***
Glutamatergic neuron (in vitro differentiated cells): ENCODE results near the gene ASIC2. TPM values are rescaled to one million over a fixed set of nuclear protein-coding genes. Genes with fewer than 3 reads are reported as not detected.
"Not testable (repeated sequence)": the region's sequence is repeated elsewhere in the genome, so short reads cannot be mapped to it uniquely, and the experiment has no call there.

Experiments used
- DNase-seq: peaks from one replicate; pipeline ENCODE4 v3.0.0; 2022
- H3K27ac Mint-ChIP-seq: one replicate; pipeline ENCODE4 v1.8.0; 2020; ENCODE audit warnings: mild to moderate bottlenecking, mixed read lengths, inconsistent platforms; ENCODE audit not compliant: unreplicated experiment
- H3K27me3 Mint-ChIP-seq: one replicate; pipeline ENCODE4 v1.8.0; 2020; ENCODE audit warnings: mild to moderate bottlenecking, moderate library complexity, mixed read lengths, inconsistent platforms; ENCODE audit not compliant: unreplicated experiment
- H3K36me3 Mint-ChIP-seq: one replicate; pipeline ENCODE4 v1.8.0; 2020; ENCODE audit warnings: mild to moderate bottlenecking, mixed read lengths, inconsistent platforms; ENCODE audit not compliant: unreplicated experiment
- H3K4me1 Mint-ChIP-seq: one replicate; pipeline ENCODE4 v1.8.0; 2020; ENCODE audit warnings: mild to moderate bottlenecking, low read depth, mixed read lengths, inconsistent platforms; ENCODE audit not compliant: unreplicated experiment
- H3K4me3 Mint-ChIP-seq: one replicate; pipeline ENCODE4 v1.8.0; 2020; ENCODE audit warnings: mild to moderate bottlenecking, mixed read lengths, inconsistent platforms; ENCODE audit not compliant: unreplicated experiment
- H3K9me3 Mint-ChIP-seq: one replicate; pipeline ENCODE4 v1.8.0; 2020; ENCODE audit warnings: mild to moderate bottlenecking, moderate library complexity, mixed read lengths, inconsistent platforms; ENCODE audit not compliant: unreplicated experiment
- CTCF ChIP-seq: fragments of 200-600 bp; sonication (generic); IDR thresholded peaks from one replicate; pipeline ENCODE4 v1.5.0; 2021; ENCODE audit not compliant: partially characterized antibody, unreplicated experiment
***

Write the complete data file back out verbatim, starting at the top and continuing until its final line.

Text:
Glutamatergic neuron (in vitro differentiated cells): ENCODE results near the gene ASIC2. TPM values are rescaled to one million over a fixed set of nuclear protein-coding genes. Genes with fewer than 3 reads are reported as not detected.
"Not testable (repeated sequence)": the region's sequence is repeated elsewhere in the genome, so short reads cannot be mapped to it uniquely, and the experiment has no call there.

Experiments used
- DNase-seq: peaks from one replicate; pipeline ENCODE4 v3.0.0; 2022
- H3K27ac Mint-ChIP-seq: one replicate; pipeline ENCODE4 v1.8.0; 2020; ENCODE audit warnings: mild to moderate bottlenecking, mixed read lengths, inconsistent platforms; ENCODE audit not compliant: unreplicated experiment
- H3K27me3 Mint-ChIP-seq: one replicate; pipeline ENCODE4 v1.8.0; 2020; ENCODE audit warnings: mild to moderate bottlenecking, moderate library complexity, mixed read lengths, inconsistent platforms; ENCODE audit not compliant: unreplicated experiment
- H3K36me3 Mint-ChIP-seq: one replicate; pipeline ENCODE4 v1.8.0; 2020; ENCODE audit warnings: mild to moderate bottlenecking, mixed read lengths, inconsistent platforms; ENCODE audit not compliant: unreplicated experiment
- H3K4me1 Mint-ChIP-seq: one replicate; pipeline ENCODE4 v1.8.0; 2020; ENCODE audit warnings: mild to moderate bottlenecking, low read depth, mixed read lengths, inconsistent platforms; ENCODE audit not compliant: unreplicated experiment
- H3K4me3 Mint-ChIP-seq: one replicate; pipeline ENCODE4 v1.8.0; 2020; ENCODE audit warnings: mild to moderate bottlenecking, mixed read lengths, inconsistent platforms; ENCODE audit not compliant: unreplicated experiment
- H3K9me3 Mint-ChIP-seq: one replicate; pipeline ENCODE4 v1.8.0; 2020; ENCODE audit warnings: mild to moderate bottlenecking, moderate library complexity, mixed read lengths, inconsistent platforms; ENCODE audit not compliant: unreplicated experiment
- CTCF ChIP-seq: fragments of 200-600 bp; sonication (generic); IDR thresholded peaks from one replicate; pipeline ENCODE4 v1.5.0; 2021; ENCODE audit not compliant: partially characterized antibody, unreplicated experiment